For advocates of binding referenda, consider this story from The Atlantic:
California has always done democracy a bit differently than most other states. Every other year, voters in the Golden State cast ballots not just for people to represent them, but for many of the actual laws that govern them. It’s not quite the ancient Athenian model of citizens gathering on a hill to make decisions, but it’s a version of direct democracy deeply-embedded in California’s political culture. Over the years, voters have answered for themselves weighty questions of taxation, same-sex marriage, election laws, and the legalization of marijuana, among many others.
Yet that system is now facing something of a threat from an attorney named Matthew McLaughlin, who wants to use the ballot initiative to authorize the mass murder of gays and lesbians. He has formally proposed the Sodomite Suppression Act, which refers to homosexuality as “a monstrous evil” and an “abominable crime against nature.” It would ban communicating messages of tolerance to minors; bar gays and lesbians, or anyone who voices acceptance, from holding government jobs or public office; and authorize mass murder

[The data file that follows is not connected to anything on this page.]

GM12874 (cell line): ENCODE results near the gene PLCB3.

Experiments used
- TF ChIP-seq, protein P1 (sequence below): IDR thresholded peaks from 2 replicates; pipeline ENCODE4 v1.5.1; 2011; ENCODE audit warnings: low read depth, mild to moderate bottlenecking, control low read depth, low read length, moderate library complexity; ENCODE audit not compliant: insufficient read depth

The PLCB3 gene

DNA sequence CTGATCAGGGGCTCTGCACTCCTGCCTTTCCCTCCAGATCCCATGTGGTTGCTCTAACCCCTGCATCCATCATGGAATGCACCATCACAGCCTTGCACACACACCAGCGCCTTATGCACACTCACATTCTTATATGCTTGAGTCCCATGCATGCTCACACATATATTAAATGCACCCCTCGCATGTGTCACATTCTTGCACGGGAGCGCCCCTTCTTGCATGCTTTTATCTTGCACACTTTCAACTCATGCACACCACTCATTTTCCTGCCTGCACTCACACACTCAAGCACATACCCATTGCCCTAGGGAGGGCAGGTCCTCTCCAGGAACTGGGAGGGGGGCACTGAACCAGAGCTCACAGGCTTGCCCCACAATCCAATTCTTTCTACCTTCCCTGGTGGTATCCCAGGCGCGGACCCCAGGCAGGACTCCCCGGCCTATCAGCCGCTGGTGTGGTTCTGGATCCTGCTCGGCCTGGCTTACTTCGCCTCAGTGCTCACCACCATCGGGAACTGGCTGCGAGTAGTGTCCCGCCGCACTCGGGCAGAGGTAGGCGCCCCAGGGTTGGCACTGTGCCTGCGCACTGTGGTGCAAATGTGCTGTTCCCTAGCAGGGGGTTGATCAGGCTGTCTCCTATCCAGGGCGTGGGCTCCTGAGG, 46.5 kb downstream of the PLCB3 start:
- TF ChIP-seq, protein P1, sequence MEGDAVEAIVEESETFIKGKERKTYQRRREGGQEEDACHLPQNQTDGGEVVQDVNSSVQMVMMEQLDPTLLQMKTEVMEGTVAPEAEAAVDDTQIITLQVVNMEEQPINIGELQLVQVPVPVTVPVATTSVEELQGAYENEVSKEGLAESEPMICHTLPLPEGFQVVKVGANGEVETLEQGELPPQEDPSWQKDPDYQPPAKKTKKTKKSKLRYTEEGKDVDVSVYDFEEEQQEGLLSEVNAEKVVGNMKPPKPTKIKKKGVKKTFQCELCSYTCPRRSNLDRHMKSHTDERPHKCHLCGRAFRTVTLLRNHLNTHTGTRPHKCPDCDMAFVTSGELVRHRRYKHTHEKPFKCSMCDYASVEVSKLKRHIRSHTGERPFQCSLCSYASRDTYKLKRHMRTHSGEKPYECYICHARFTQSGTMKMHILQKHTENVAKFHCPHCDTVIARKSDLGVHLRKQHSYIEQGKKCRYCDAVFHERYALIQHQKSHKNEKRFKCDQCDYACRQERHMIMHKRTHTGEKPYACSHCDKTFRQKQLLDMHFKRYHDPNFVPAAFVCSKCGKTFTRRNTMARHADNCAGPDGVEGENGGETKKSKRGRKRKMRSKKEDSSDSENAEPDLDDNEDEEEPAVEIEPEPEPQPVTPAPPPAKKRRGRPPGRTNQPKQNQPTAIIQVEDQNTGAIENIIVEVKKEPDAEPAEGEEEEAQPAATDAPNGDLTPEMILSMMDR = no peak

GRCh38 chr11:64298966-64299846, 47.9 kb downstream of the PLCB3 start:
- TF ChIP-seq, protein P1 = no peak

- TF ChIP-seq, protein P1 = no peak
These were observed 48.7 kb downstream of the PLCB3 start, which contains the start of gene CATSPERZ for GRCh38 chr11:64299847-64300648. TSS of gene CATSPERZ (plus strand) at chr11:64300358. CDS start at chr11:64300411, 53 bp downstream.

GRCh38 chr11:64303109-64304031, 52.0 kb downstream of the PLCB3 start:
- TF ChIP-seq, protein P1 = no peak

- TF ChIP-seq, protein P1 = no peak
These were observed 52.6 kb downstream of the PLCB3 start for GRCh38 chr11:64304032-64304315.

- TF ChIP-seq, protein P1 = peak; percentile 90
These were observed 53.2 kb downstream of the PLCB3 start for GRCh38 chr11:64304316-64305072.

His specific proposition:
the People of California wisely command, in the fear of God, that any person who willingly touches another person of the same gender for purposes of sexual gratification be put to death by bullets to the head or by any other convenient method.
I suspect he is deeply repressed. At a minimum he is deeply fucked up.
The fear isn’t that McLaughlin’s proposal would ever pass—he is highly unlikely to secure anywhere close to the 365,880 signatures needed merely to get the referendum on next year’s ballot, much less to secure a majority at the polls. And the courts would immediately throw out the law, as they have with a number of less extreme measures that Californians have approved. But the mere possibility that McLaughlin could get formal clearance from state officials to begin collecting signatures for a genocidal proposition is raising questions about California’s permissive ballot initiative system.
The NZ CIR Act doesn’t seem to have any prohibitions on questions, so presumably someone here could also submit a proposed question for approval, and then gather signatures for it.
Overall I much prefer representative democracy.